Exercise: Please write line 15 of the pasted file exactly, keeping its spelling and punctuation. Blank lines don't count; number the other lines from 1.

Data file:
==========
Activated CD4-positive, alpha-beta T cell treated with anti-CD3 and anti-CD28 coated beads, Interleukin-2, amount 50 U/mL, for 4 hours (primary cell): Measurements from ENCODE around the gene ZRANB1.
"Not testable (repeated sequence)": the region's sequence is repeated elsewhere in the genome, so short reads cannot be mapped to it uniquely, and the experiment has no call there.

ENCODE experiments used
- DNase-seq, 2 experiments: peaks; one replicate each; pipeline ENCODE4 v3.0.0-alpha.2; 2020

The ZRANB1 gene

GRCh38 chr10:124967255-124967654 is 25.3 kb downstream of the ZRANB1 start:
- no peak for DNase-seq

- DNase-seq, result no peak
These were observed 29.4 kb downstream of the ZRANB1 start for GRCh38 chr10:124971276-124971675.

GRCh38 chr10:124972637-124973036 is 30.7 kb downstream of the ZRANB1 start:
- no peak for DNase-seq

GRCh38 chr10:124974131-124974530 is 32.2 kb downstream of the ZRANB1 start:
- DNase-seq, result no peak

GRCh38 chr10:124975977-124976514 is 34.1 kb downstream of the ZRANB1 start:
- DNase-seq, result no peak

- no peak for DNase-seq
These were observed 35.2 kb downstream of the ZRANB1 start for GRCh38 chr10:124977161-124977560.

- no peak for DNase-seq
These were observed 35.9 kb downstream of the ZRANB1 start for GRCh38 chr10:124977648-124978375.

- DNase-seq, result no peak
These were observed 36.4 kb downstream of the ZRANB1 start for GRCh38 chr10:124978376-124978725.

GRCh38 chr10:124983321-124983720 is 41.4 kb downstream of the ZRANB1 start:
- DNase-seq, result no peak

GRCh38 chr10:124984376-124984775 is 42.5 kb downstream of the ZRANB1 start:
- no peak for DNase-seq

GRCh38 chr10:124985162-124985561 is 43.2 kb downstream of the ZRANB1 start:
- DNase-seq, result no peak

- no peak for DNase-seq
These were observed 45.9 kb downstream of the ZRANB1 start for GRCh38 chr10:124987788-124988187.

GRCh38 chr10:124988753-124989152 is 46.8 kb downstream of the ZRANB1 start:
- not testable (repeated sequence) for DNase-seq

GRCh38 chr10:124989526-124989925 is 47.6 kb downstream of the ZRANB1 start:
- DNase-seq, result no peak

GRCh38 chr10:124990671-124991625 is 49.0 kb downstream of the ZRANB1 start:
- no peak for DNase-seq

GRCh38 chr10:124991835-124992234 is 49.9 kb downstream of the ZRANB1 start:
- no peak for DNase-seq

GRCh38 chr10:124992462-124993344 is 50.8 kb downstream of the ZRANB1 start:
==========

- DNase-seq, result no peak